Showtime’s ‘Gigolos’ turns escort agency into thriving business

There were a couple of famous women on Monday’s Golden Globes that Las Vegas male escort Vin Armani (not his real name) was “familiar with,” he says.

“Pretty much every award show” features a star or two who hired him, he says.

Armani is the $500-an-hour escort on Showtime’s reality show “Gigolos” who once dressed as a supervillain and ran around a hotel with a client wearing a superhero costume (her fantasy).

He and other guys who work at the “straight male escort” agency say they have wrapped footage for season six of “Gigolos,” premiering March 17.

And what a difference a reality show makes for an escort business’s bottom line.

“It totally transformed the agency from a small-time operation,” owner/retired escort Garren James says. “We booked out $3 million worth of sales last year” out of Las Vegas, L.A., Miami, Atlanta and New York.

“I’ve had 12,000 employment requests” through the site’s jobs page, James notes.

“I even started a crazy employment file of (unappealing) guys who are just like, ‘What are you thinking?'”

Who is hiring straight male escorts these days?

“I’ve had three Forbes listers (women from the Forbes magazine rich list), four celebs, one was very A-lister, and the other three were reality or B-lister or TV show-type people,” he says, protecting names.

One Forbes lister told James she pays escorts because when regular men find out what she’s worth, it ruins dating.

“A lot of these people are used to paying for services. Everywhere they go, they pay for bellmen, they pay for massages,” James says. “They like the idea of (an escort who) won’t start bugging them, calling them, emailing them, texting them.”

In addition to VIPs, corporate hustlers and New Yorkers who stop here en route to Los Angeles, his customers include special-needs clients in wheelchairs; burn victims; women traumatized by rape looking to “ease back in” to relations; divorcees; and widows who haven’t dated in 20 years.

Armani (who keeps 80 percent of fees plus tips) says many clients come to him because they feel it’s emotionally safer than dating after they’ve suffered trauma.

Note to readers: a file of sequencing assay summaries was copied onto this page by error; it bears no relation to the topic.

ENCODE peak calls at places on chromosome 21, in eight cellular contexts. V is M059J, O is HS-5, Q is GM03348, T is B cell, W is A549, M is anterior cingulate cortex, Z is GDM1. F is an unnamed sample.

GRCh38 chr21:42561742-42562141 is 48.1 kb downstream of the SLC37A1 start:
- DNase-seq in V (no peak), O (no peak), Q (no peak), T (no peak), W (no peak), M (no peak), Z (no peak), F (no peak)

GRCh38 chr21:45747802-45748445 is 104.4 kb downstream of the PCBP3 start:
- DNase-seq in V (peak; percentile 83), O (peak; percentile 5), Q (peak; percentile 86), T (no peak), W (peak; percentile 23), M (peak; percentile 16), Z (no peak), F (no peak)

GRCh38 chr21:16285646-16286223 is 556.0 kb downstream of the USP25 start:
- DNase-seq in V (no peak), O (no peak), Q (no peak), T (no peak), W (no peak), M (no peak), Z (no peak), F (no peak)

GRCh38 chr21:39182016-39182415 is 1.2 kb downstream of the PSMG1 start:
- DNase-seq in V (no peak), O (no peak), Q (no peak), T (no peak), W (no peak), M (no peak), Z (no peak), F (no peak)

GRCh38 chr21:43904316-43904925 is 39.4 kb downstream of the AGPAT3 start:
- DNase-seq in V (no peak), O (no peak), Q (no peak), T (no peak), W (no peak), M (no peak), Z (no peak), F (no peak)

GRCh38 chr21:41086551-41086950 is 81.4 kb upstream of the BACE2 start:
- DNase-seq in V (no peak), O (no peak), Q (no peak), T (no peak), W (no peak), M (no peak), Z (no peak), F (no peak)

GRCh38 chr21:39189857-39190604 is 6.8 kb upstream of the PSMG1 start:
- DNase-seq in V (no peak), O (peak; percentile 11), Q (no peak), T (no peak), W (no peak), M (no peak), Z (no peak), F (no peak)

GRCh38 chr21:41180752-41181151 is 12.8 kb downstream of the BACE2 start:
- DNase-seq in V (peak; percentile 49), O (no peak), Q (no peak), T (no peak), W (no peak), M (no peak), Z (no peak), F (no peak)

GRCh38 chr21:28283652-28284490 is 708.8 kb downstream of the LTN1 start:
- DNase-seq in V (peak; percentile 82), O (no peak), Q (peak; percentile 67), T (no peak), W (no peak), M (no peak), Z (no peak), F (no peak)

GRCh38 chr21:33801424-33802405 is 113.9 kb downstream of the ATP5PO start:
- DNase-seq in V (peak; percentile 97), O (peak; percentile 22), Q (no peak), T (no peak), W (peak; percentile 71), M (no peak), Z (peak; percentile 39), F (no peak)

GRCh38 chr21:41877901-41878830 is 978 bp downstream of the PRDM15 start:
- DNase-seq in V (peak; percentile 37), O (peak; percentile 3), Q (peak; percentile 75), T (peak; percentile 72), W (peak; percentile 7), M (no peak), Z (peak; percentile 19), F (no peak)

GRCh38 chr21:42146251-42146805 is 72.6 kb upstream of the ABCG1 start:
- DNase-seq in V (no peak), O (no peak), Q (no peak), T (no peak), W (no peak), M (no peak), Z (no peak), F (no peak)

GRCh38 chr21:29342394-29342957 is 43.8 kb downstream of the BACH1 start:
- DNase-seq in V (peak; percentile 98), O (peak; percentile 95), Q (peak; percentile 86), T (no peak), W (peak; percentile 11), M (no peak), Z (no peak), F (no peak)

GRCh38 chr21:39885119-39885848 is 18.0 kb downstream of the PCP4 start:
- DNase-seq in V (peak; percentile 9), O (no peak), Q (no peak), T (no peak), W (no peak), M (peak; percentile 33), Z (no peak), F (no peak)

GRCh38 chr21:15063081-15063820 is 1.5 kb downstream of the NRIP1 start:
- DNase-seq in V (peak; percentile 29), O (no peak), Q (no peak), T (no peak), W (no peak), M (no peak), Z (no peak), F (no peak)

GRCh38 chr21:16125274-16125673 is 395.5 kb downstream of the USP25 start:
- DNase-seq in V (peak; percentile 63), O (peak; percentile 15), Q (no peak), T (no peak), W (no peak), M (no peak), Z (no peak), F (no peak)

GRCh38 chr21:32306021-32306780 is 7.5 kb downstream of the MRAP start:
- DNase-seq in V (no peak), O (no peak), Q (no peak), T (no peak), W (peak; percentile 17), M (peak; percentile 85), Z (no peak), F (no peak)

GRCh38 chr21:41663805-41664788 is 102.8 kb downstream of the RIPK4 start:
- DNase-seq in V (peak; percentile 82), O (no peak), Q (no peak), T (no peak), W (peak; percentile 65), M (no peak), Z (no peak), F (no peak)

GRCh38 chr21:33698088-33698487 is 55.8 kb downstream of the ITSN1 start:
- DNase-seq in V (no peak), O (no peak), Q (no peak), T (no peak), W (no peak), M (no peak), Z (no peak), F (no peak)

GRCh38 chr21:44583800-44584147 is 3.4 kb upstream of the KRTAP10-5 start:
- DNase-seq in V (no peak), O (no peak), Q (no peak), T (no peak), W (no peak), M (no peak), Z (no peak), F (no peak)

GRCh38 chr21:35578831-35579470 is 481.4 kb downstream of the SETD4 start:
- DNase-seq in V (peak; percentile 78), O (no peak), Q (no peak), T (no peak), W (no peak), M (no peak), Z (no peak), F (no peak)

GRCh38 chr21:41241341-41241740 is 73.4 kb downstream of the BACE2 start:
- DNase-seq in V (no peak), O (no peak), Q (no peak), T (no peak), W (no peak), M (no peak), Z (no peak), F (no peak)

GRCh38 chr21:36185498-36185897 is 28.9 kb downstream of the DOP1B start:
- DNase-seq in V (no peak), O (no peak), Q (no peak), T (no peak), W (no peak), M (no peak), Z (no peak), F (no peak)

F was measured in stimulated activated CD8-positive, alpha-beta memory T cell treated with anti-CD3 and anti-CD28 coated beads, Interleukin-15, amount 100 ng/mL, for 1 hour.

And Armani gets that, because he quit monogamy a decade ago because of that special person who destroyed him.

“She was an energy vampire. She just really broke my heart to the point I was in tears on the floor of a hotel room, just racked with grief and sorrow,” he recalls.

“I was, like, ‘I’m not going to ever let this happen again,'” he says. “I’m going to learn everything about myself, about why I’m feeling this way right now. That’s what took me on this journey, man.”

Armani didn’t look for this work, it was thrust upon him. He was a Howard University philosophy student, then a happy software developer working with startups, playing pro volleyball on the California coast, and he was a pickup artist in Los Angeles who wrote the book “Tao of the Gigolo” (“it’s a philosophy book”) — but one day a wealthy woman he was seeing told James he should really, really hire Armani as an escort.

Everybody asks him how being a nonmonogamous escort changes his romantic relationships, and he replies they’re better than before.

“It’s been an amazing filter, to filter out women who would be jealous, insecure” and possessive, he says.

“For a woman to be with me, she has to be internally very secure in who she is, in her sexuality, in her own value as a woman.”

Armani (who also owns the downtown art gallery The Basement) sees himself in a fruitful competition for a girlfriend’s time.

“At any given time, whoever she’s with intimately, I would always want her to choose the best option. I want the best for her,” he says.

“So if I’m the best option, she should be spending time with me. And if someone else is the best option, then she should be spending time with them. It really motivates me to always be the best individual I can be.”

Women can apply to be on the Showtime show by signing up on the escort website. This has been a news-you-can-use special report.


Norm Macdonald has a cautionary tale for you. Don’t voluntarily give your Twitter password to a guy on Twitter you don’t know, as an act of faith he’ll tweet for you when you take a break for three months.

“I gave him my password and he just erased it,” says Macdonald, who performs Friday at the Orleans Showroom. “I tend to trust people based on their avatar.”

That was his secondary Twitter account, where he tweeted about books.

But as you can see on his main Twitter account, he had a disaster with that one, too.

“I was just trying to change my picture, which I can never do, but as I was doing it, I kept doing other things” — and he ended up deleting almost every tweet he’s ever posted. What started him down this path?

“I didn’t like my picture because I had a Blackberry on it,” he says. “Everybody was making fun of me that I had a Blackberry.”

Doug Elfman can be reached at He blogs at On Twitter: @VegasAnonymous.

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